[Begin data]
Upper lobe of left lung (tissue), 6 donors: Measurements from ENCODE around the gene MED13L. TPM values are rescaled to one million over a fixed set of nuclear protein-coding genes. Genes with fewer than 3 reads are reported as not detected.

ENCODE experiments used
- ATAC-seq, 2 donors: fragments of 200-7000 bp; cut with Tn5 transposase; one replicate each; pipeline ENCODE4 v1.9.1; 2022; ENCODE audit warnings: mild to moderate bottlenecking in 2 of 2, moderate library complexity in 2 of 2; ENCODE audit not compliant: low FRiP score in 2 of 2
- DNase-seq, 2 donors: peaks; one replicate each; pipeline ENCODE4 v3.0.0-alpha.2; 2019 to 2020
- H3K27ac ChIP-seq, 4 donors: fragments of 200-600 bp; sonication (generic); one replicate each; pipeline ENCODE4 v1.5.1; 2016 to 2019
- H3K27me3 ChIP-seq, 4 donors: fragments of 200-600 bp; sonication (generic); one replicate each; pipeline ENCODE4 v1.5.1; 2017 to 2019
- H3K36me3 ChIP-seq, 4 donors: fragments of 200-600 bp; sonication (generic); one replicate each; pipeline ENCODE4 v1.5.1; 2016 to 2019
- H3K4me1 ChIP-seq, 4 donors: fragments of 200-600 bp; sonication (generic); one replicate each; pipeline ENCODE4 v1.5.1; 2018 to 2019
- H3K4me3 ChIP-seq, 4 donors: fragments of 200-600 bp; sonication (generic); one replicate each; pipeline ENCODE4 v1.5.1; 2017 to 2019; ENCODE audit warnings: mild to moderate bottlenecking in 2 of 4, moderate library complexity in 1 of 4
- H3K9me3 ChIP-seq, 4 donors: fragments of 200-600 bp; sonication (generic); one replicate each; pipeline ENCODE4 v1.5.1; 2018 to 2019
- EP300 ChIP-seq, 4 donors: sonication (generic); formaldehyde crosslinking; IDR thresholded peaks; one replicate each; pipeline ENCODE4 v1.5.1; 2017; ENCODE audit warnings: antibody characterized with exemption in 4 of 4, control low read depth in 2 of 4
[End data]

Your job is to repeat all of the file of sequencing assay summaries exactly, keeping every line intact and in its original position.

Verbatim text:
Upper lobe of left lung (tissue), 6 donors: Measurements from ENCODE around the gene MED13L. TPM values are rescaled to one million over a fixed set of nuclear protein-coding genes. Genes with fewer than 3 reads are reported as not detected.

ENCODE experiments used
- ATAC-seq, 2 donors: fragments of 200-7000 bp; cut with Tn5 transposase; one replicate each; pipeline ENCODE4 v1.9.1; 2022; ENCODE audit warnings: mild to moderate bottlenecking in 2 of 2, moderate library complexity in 2 of 2; ENCODE audit not compliant: low FRiP score in 2 of 2
- DNase-seq, 2 donors: peaks; one replicate each; pipeline ENCODE4 v3.0.0-alpha.2; 2019 to 2020
- H3K27ac ChIP-seq, 4 donors: fragments of 200-600 bp; sonication (generic); one replicate each; pipeline ENCODE4 v1.5.1; 2016 to 2019
- H3K27me3 ChIP-seq, 4 donors: fragments of 200-600 bp; sonication (generic); one replicate each; pipeline ENCODE4 v1.5.1; 2017 to 2019
- H3K36me3 ChIP-seq, 4 donors: fragments of 200-600 bp; sonication (generic); one replicate each; pipeline ENCODE4 v1.5.1; 2016 to 2019
- H3K4me1 ChIP-seq, 4 donors: fragments of 200-600 bp; sonication (generic); one replicate each; pipeline ENCODE4 v1.5.1; 2018 to 2019
- H3K4me3 ChIP-seq, 4 donors: fragments of 200-600 bp; sonication (generic); one replicate each; pipeline ENCODE4 v1.5.1; 2017 to 2019; ENCODE audit warnings: mild to moderate bottlenecking in 2 of 4, moderate library complexity in 1 of 4
- H3K9me3 ChIP-seq, 4 donors: fragments of 200-600 bp; sonication (generic); one replicate each; pipeline ENCODE4 v1.5.1; 2018 to 2019
- EP300 ChIP-seq, 4 donors: sonication (generic); formaldehyde crosslinking; IDR thresholded peaks; one replicate each; pipeline ENCODE4 v1.5.1; 2017; ENCODE audit warnings: antibody characterized with exemption in 4 of 4, control low read depth in 2 of 4